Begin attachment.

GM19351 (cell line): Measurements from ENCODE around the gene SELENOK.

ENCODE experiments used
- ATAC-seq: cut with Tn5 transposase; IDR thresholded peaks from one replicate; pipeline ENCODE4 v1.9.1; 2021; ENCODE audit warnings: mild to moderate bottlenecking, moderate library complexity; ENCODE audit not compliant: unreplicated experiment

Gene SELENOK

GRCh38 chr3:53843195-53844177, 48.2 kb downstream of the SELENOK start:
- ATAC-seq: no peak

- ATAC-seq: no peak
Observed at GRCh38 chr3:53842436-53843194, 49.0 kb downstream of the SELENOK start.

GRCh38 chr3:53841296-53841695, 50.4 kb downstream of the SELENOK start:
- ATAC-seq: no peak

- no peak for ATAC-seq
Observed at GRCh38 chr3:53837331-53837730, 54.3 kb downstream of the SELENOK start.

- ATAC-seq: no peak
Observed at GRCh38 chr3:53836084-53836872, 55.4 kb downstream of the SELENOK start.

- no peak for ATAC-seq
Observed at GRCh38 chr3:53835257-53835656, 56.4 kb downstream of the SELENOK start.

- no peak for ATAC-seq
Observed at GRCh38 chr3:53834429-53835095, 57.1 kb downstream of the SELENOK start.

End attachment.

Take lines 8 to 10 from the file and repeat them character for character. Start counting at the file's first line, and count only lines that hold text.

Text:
Observed at GRCh38 chr3:53842436-53843194, 49.0 kb downstream of the SELENOK start.

GRCh38 chr3:53841296-53841695, 50.4 kb downstream of the SELENOK start:
- ATAC-seq: no peak